Planetary boundaries feature in a new study of the future of the world economy and environment being carried out at Anglia Ruskin University. The project revisits the issues raised by the classic 1972 ‘Limits to Growth’ book – but this time with more information, better computing power, and more understanding of some of the scientific questions involved.
The 1972 authors developed a computer model of the relationship between key variables in the world system, ranging from the economy to the environment, resources, food supply, and population. Running several different scenarios on the basis of different assumptions, they came to the conclusion that existing ‘business as usual ‘ trajectories would lead eventually to ecological and economic collapse in the first half of the 21st Century.
The study provoked a great deal of debate, some of it based on misrepresenting what the authors said and ignoring the fact that they presented several scenarios and not just the initial and simplest one. However there were some problems about the study. Four in particular stand out now, more than 40 years later:
- It was a global study, making no attempt to look beyond world totals and averages to consider different impacts in different parts of the world, and the wars, conflicts, and international relations problems those might provoke.
- The science of climate change was poorly developed at the time. ‘Limits to Growth’ operated with a vague generalised concept of ‘pollution’.
- ‘Limits to Growth’ emphasised dependence on metals, fuels, and other resources in terms of a tendency for them to be depleted and run out, rather than in terms of scarcity driving price increases which would enable the resource to last for longer, though at lower rates of consumption.
- The study was a long way in time from the changes it was projecting. We are much closer now – and it should therefore be easier for us to sort out whether any of the 1972 scenarios are coming close to being right.
From a planetary boundaries perspective, there was also a failure to consider some of the issues which have been highlighted by recent scientific work, such as on ocean acidification and water supply.
The new study, being carried out by the Global Sustainability Institute (GSI), based in Cambridge at Anglia Ruskin University, is addressing each of these problems with ‘Limits to Growth’, as well as returning to the basic issue of the world economy’s dependence on environment and resources, which was fundamental to the 1972 study.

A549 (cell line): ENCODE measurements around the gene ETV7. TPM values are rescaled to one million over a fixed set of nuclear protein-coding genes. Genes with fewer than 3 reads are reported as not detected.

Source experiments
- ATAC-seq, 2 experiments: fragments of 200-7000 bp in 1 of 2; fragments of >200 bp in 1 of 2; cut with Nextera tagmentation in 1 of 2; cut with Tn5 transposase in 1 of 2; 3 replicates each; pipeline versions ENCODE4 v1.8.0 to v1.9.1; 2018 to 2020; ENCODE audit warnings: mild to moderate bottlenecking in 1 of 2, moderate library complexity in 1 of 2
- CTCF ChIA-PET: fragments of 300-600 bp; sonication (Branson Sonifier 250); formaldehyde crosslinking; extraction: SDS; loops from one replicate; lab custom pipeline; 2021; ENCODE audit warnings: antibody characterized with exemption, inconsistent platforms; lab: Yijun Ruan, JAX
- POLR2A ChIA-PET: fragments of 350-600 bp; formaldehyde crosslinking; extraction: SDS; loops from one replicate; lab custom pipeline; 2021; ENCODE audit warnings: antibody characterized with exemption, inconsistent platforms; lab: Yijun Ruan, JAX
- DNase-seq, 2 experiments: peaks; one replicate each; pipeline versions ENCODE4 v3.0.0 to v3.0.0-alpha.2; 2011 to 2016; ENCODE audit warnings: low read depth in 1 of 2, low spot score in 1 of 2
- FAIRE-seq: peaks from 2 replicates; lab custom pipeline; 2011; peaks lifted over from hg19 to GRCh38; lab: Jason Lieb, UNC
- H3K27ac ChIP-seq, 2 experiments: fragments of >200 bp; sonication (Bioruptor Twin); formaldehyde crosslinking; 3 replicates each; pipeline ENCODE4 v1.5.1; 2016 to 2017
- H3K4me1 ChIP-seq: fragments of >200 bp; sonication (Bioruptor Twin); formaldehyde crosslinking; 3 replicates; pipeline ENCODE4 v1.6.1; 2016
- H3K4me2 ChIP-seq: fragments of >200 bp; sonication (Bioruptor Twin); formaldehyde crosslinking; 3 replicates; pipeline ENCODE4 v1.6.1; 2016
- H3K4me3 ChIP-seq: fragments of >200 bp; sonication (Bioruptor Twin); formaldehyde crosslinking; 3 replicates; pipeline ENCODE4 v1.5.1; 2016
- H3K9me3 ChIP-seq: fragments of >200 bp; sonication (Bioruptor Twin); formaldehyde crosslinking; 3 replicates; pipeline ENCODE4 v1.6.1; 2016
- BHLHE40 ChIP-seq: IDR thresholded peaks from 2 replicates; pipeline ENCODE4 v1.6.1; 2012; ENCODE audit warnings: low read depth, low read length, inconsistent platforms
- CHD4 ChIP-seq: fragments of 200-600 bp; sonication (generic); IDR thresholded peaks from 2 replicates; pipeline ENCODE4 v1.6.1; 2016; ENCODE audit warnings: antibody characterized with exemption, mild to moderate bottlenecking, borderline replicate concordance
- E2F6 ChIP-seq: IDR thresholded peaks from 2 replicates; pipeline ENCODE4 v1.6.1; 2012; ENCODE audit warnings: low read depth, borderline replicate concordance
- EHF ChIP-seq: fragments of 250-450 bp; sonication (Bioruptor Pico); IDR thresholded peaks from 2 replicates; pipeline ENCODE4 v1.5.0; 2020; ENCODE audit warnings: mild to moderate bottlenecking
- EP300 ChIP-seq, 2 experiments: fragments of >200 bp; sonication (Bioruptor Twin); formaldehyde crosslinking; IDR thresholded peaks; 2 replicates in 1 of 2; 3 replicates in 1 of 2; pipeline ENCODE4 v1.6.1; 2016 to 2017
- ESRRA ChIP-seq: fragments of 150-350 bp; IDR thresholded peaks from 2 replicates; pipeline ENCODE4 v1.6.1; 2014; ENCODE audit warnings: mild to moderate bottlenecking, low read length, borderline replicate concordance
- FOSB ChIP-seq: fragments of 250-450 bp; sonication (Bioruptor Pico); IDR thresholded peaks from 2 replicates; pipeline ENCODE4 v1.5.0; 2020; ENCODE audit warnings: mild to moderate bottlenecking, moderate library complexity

GSI’s work is using ‘agent-based modelling’ to examine the impact of global trends on individual countries and the relationships between them. It is incorporating the latest data on climate change and the other planetary boundaries. It is also attempting to develop a more sophisticated model of the relationship between resource use, scarcity, commodity prices, and their impacts on the overall economy.
The new study is aiming to produce three main outputs: a ‘most likely’ scenario; a series of additional scenarios exploring the implications of a range of ‘wild card’ unlikely but possible events; and a computer interface enabling readers and users to model the effects of policy or other changes they can suggest for themselves, e.g. what would happen if everyone became vegetarian or if there was no problem about carbon emissions?
The focus of the study is on 2020. Obviously most of the trends being considered are much more long-term than that, but the purpose of a relatively near-term focus is to encourage thinking about policy changes which could be introduced by current policy-makers in the next few years. This is to try to get away from the tendency to endlessly postpone discussion of these issues until after some immediate crisis, election, party manoeuvring, etc, is out of the way, the problem being that then the next one comes along, so that politicians almost never get on to considering the major key trends that societies need to address.
Victor is a member of the PBI Advisory Group and is working on the Anglia Ruskin project: firstname.lastname@example.org